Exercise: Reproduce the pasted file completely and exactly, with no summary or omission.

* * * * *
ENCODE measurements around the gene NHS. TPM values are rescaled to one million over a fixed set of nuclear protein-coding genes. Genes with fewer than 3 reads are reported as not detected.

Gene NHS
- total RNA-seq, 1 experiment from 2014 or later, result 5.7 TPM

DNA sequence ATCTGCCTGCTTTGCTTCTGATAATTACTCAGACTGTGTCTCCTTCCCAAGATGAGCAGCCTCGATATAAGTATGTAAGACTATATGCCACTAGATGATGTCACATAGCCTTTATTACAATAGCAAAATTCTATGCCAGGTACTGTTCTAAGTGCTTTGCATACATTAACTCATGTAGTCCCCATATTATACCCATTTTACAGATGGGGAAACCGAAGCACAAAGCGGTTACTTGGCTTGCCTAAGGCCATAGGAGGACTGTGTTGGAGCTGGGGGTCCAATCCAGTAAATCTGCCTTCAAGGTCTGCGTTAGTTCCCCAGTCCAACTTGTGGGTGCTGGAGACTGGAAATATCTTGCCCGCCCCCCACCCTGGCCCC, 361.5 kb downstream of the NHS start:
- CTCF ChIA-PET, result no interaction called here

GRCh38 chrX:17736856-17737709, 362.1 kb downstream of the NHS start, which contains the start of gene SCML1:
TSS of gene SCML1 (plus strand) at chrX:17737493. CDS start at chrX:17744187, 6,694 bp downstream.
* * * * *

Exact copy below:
ENCODE measurements around the gene NHS. TPM values are rescaled to one million over a fixed set of nuclear protein-coding genes. Genes with fewer than 3 reads are reported as not detected.

Gene NHS
- total RNA-seq, 1 experiment from 2014 or later, result 5.7 TPM

DNA sequence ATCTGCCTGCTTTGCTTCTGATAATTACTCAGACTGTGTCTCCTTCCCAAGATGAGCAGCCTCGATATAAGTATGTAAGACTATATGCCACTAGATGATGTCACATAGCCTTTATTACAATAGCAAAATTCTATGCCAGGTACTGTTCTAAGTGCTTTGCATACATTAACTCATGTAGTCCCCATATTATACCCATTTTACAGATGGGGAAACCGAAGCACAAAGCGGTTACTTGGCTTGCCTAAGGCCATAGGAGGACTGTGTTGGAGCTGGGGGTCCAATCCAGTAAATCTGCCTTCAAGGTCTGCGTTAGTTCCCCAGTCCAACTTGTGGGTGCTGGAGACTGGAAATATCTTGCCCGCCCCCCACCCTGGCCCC, 361.5 kb downstream of the NHS start:
- CTCF ChIA-PET, result no interaction called here

GRCh38 chrX:17736856-17737709, 362.1 kb downstream of the NHS start, which contains the start of gene SCML1:
TSS of gene SCML1 (plus strand) at chrX:17737493. CDS start at chrX:17744187, 6,694 bp downstream.